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The hardware guys said the software was tripping the flux capacitor.


1 minute? Not exactly if you take everything in to account. Im not just talking HA here. You open the box of your bulb, and then:

  • boot up raspbian on a spare Pi with wifi, and if need be, ssh in to it via ethernet, or connect keyboard/monitor. Downloaded latest tuya-convert.
  • start AP on pi
  • connect phone to pi AP (and somehow make it stay connected even though it has no internet)
  • set bulb in pairing mode and have it discovered by tuya-convert. This maytake several attempts and (way) more than a minute
  • backup firmware and start flashing procedure (this alone also takes about a minute)
  • Restart bulb and connect phone to bulb’s tasmota AP
  • Connect browser to tasmota web interface
  • Configure wifi SSID and password on the bulb and restart bulb
  • Find out IP address of the bulb on your home wifi. Not so easy on some routers (my nova mesh app is a night mare for this, I can only see IPs by clicking every device name and even Fing struggles to detect devices on my lan).
  • connect phone to bulb web interface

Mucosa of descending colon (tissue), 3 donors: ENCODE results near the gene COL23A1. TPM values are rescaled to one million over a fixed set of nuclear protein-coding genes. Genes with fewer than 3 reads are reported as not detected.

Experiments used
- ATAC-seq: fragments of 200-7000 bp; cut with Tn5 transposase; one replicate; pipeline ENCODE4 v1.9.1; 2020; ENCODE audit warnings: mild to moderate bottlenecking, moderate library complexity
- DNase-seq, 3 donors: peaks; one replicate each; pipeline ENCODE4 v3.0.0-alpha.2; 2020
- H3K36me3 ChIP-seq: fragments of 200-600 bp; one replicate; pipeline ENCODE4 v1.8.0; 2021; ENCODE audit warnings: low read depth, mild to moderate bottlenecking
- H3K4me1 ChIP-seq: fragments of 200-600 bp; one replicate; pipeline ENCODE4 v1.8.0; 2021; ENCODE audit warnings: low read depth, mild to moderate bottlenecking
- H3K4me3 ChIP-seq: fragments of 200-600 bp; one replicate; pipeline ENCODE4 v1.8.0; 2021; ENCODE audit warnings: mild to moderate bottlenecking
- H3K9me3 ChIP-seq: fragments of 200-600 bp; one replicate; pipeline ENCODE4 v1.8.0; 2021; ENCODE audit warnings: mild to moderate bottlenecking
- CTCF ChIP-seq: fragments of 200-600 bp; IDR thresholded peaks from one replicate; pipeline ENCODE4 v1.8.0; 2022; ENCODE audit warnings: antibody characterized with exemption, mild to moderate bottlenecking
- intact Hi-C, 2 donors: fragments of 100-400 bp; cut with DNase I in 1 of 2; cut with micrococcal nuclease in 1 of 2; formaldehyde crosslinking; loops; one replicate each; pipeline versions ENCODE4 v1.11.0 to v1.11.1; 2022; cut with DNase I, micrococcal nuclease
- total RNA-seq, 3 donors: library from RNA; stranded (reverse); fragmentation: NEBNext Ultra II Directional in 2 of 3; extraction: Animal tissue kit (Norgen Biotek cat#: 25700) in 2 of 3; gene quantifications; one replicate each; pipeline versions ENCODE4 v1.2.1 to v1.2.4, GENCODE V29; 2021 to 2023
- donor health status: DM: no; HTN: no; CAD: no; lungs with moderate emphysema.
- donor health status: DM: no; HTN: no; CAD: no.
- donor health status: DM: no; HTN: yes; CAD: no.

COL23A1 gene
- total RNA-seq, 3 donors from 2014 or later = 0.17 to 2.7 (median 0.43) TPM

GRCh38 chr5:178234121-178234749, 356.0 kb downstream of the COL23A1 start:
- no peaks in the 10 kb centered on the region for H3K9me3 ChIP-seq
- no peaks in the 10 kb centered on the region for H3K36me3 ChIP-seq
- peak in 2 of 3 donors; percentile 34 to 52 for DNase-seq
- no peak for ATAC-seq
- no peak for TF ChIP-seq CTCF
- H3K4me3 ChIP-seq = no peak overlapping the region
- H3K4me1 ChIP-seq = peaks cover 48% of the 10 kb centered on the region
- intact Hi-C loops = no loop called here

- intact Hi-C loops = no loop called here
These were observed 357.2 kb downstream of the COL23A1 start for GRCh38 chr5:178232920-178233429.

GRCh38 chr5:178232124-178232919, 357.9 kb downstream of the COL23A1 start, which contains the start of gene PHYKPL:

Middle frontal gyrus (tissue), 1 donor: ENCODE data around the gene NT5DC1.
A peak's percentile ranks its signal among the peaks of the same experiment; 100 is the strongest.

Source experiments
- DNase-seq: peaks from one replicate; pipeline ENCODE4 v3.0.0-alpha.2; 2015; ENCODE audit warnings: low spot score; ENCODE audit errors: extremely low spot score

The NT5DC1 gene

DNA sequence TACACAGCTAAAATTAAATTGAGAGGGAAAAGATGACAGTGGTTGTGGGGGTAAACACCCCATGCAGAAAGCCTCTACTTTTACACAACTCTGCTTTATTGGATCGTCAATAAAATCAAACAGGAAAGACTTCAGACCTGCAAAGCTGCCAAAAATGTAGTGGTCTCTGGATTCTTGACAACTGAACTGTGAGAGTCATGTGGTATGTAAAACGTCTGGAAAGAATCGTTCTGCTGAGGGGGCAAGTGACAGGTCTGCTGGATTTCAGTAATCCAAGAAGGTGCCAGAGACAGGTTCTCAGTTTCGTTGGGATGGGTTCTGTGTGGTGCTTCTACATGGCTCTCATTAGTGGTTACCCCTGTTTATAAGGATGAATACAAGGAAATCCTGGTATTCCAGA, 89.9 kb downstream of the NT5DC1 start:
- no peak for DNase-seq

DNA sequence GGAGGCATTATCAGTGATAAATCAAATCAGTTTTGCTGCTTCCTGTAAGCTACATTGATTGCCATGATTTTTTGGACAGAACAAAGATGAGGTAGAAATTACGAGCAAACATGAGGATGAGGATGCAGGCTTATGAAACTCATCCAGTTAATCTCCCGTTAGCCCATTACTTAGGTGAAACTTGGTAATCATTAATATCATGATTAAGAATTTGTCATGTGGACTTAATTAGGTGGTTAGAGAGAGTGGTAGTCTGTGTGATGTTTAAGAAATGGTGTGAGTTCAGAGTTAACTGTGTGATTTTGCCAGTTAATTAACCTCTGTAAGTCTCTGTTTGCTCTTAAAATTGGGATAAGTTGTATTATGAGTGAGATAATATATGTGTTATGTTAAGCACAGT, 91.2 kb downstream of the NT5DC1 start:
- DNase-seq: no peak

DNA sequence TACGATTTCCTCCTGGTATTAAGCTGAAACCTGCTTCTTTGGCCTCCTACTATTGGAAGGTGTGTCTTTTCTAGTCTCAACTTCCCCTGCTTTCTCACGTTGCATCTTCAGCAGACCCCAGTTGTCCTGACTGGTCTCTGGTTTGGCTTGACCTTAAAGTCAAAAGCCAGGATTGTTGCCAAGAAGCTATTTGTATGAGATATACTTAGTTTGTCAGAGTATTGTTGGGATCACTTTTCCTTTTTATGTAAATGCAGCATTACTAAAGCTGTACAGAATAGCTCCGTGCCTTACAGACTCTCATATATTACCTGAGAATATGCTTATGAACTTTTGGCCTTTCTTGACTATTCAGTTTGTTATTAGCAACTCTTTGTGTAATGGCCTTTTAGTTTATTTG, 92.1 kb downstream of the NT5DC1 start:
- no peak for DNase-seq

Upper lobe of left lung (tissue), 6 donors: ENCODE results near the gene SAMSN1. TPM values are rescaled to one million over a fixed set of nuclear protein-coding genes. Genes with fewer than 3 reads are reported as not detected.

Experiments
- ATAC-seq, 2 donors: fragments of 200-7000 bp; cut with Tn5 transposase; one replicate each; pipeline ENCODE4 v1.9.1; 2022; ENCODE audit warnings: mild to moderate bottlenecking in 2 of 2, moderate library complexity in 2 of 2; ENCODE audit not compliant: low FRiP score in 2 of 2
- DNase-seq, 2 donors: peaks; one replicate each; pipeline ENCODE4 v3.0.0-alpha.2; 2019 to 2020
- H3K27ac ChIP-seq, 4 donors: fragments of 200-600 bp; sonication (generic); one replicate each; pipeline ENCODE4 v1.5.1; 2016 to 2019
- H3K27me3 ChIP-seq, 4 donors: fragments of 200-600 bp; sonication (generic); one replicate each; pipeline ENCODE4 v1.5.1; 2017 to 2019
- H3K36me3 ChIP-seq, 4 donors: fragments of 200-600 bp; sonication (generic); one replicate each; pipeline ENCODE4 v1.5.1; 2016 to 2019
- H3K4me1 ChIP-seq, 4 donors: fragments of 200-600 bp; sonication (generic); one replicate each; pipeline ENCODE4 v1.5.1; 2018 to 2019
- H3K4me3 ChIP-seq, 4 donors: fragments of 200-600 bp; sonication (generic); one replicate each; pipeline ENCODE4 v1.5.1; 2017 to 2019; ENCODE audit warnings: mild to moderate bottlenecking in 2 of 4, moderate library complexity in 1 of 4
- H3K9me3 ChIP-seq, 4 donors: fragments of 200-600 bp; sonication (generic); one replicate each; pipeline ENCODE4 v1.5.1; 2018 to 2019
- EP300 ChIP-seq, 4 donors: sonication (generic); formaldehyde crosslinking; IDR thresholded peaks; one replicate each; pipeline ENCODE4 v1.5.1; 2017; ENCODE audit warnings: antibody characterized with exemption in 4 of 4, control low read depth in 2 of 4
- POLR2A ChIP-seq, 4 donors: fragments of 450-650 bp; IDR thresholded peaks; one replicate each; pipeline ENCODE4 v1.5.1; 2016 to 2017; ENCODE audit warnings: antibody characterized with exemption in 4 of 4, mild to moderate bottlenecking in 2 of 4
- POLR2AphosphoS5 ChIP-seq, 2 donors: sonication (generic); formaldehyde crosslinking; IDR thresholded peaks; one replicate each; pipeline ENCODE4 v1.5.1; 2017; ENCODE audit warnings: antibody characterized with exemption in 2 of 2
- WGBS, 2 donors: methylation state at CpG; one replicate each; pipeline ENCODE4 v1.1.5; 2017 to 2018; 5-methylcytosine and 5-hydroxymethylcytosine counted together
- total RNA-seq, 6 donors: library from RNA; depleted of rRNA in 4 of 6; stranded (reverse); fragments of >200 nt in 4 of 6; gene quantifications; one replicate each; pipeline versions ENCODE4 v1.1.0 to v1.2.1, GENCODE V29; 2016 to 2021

• configure bulb’s tasmota template and device name, restart. If you didnt buy the exact same type bulb or another one thats listed on tasmota’s site, this may take a few or even many tries to get right.
  • configure tasmota module, restart
  • configure MQTT host/user/pw/topic, restart
  • open tasmota console and set static IP, restart, optionally set speed/fade settings, and HA autodiscovery

Now you can start in HA. If you do multiple bulbs, tasmoadmin plugin can save you a little bit of time, but most of the steps are still required.

Ive flashed and configured 8 bulbs over the past week. I didnt time it, but I dont think I did a single one in under 20 minutes and that was doing some of them in batches with the pi booted and ready, the procedure fresh in my memory. In 6 months, it wont be, and Ill probably need to google this very post first :wink:

in the distant future, it would be neat to have a “firmware cloning” option; you select an existing bulb from within HA, and create a firmware with everything preconfigured, or the possibility to change a few things like name/topic/IP if its for an additional bulb, then flash that to the new bulb. Maybe you could get close to 1 minute then and our significant others might be able to replace a bulb.

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A very simple solution to that: a bit of transparent tape to lock the switch in place. May not work with every type, but Im sure you’ll find something that works for yours, with tape or sugru or something. Better yet, you open the switch and connect the wires, bypassing the switch. Even better: put a smart switch in its place.